Friday, July 30, 2010


After less than a week in the H-G, I’m losing track of what day it is.  Even with today’s balmy weather - le ciel est très bleu! - I’ve only been outdoors briefly, and that was just to do the laundry.

Today’s big chore is chasing down my motor vehicle insurance history. In the last twelve years, I’ve moved from Australia – USA – Australia – UK – Australia and have some years of motoring insurance history in each. As I moved from one to the next, all I had to show was evidence of insurance in the last country and I pretty much picked up where I left off. Now that I’m in France, out of the Anglosphere, things are done a little differently, and I have to show documentary evidence of every year of claim-free driving history or my premiums are going to be crippling. Just showing copies of my insurance certificates will not suffice: I will need certified statements from every insurer about my claim and bonus/discount status.

Last week I called my Australian insurer to get records for 2003-2005 and 2008-2010. In today’s mail I got records for the latter period only. Even if I call them tonight, it will be another 10 days before I get the full set of records – sadly they haven’t figured out how to send the one sheet of information in email (it’s just not possible! they cried).

Finland, 2007
Today I had to track back through my records to locate my vehicle registration number for my UK period 2005-2007. Then I search the web for an appropriate number in England to call to pitch my enquiry. Of course I get a highly automated telephone directory: select (1) for motor, (2) for home, (3) for pet, and (4) for travel insurance…

… several million digits of pi later …

… my gut churns as I hear an automated voice again request that I select (1) for motor, …

After a few human operators, I get what I want except the information can only be sent to my last UK address, from which I am blissfully fortunate to be able to request forwarding.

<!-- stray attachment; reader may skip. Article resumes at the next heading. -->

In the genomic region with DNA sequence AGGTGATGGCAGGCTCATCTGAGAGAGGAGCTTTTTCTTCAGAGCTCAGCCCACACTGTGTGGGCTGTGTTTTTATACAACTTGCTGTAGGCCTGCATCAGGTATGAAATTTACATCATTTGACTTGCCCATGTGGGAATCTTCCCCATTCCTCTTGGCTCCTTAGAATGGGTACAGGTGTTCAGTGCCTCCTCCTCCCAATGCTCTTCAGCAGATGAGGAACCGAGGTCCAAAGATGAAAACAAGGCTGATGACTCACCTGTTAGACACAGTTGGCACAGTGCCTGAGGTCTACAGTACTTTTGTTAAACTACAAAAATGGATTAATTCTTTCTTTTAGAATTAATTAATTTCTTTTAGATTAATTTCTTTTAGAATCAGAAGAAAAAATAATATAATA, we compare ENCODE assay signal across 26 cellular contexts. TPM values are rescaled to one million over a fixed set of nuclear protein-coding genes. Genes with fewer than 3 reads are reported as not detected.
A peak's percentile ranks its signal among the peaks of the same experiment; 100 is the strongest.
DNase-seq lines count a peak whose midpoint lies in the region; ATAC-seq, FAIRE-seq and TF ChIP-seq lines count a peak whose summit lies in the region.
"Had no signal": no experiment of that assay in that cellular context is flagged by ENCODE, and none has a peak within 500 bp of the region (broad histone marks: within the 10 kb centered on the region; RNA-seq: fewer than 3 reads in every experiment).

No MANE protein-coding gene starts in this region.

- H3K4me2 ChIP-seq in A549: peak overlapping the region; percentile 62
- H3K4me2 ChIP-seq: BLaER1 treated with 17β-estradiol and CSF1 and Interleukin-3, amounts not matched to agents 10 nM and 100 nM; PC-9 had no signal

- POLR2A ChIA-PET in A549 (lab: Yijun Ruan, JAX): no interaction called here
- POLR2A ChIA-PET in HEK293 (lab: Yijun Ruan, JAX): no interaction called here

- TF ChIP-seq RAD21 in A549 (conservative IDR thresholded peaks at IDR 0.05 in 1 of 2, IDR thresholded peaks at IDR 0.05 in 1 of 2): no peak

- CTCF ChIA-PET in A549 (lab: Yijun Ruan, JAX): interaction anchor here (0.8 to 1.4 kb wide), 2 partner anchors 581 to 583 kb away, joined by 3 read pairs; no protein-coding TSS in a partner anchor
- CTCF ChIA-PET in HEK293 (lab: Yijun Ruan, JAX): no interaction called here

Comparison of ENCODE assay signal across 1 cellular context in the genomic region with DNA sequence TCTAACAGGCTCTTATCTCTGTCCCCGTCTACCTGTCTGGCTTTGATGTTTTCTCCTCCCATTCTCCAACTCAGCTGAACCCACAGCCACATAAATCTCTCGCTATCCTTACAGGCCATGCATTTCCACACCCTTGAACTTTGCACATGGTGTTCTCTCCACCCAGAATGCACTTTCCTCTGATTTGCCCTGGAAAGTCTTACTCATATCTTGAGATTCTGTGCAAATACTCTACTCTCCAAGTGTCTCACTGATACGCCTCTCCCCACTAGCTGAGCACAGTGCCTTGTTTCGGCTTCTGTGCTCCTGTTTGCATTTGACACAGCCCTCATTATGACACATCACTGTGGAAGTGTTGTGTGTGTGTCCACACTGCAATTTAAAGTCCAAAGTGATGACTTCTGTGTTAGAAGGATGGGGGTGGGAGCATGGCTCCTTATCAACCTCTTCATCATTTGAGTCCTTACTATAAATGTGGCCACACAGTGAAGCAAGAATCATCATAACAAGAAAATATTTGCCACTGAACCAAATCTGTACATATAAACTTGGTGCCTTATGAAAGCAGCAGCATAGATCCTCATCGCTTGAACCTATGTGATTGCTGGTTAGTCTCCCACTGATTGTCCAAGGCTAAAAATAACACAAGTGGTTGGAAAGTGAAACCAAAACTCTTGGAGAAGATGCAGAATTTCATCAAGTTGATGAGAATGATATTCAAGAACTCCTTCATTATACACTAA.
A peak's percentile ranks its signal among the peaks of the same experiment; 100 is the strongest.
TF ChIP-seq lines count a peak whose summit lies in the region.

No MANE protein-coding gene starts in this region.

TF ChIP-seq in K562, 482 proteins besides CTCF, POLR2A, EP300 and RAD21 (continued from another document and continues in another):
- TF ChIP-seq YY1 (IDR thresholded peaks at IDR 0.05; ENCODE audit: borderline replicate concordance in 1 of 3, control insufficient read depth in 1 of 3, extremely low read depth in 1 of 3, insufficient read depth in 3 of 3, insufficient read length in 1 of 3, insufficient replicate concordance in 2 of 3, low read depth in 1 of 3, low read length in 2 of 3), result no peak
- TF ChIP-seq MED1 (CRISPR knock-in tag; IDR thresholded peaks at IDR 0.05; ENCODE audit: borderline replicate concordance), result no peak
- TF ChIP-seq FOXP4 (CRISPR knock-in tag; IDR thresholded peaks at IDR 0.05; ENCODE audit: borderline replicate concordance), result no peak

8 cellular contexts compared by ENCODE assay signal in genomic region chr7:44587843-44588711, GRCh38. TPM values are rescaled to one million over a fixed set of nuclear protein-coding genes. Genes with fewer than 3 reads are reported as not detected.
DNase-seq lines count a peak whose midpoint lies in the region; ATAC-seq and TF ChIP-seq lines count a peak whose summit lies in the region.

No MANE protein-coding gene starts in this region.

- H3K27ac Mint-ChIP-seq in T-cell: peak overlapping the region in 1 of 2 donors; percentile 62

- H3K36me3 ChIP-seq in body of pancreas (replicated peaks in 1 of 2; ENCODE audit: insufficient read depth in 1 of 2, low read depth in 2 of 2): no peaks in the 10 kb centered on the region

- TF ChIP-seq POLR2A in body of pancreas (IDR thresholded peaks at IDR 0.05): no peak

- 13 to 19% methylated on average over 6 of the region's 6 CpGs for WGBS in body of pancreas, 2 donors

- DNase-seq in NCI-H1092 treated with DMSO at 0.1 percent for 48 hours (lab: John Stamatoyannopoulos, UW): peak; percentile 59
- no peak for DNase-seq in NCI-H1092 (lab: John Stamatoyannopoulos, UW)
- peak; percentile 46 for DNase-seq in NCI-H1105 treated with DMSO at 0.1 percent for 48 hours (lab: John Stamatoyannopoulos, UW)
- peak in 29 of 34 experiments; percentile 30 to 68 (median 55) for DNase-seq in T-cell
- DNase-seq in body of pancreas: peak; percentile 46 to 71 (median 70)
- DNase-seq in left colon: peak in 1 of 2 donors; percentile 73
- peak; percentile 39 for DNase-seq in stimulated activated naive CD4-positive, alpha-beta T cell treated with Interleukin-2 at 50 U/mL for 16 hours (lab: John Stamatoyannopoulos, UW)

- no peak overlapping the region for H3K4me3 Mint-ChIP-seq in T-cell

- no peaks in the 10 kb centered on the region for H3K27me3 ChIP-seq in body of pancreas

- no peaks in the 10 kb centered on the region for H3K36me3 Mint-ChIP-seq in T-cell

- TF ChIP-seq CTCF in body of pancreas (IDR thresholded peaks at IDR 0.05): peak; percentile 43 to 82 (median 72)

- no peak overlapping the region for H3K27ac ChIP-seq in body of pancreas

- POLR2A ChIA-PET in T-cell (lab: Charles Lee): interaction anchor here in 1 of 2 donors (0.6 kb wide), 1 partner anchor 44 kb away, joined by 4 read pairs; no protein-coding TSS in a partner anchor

Cascade Mountains, 1998Following this I’ve squinted at some decade-old photos of my car parked in Seattle snows to retrieve the US rego number, and called through to my insurer there. Ten minutes later they’ve located my policy number and undertaken to email a letter of experience within the week.
I must say that even with the various delivery limitations of each company, all the people I’ve spoken to have been unfailingly helpful and polite. Now let’s hope that the work pays off locally!

With the car and its insurance done, the two remaining items I want to get done quickly are  bank and mobile phone accounts. If you’ve followed the blog since my last European adventures, you’ll know of the problems I encountered trying to use credit cards that haven’t been issued by a bank in the European Union. The more general issue is having a credit card issued by one country and a billing address in another. I just noticed that the iTunes store is one of those troglodyte services that can’t accept this. That is small concern compared to being out of petrol at a station after hours and finding that it won’t accept a non-EU card. That’s happened to me in France and, even less conveniently, on a rather cold island off the coast of Norway.

With a local bank account I’ll also be able to get a decent mobile phone plan, or at least do top-ups of a PAYG number over the phone/internet. If any of you have tried to call me on my most recent UK number, then we’re both out of luck as I can’t top up that account up without walking into a shop in the UK.

Cacofonix I guess some of you are wondering about the title of this post. In the English-language Asterix books, the untalented bard of the village is known as Cacofonix, which always seemed to me much more appropriate than the original French name Assurancetourix. Until today, I never quite understood the pun or meaning of that name, but Wikipedia explains it as “Assurance tous risques" meaning "comprehensive insurance”, literally “insurance – all risks”. So, still not exactly appropriate to the bard, but at least I know a bit more about the name of this poor representative of the Dunning-Kruger effect.

Thursday, July 29, 2010

Introducing Munson’s gang

Smeggs Tosca

Munson is now part of a three-dog extended household, or canine commune if you will. Smeggs is Munson’s constant playmate, taking him on from dawn till dusk. She’ll either come at him from underneath (as below) so seeing an eight-legged two headed beast spinning around the yard is quite common, or she’ll pounce on him when prone.

Tosca is not having a good week. Munson’s arrival has demoted her from top dog – he outweighs Tosca and Smeggs combined – so she’s moping around the house, usually in the company of the stuffed fox toy. I hope everyone will quickly settle into their new groove.

Munson & Smeggs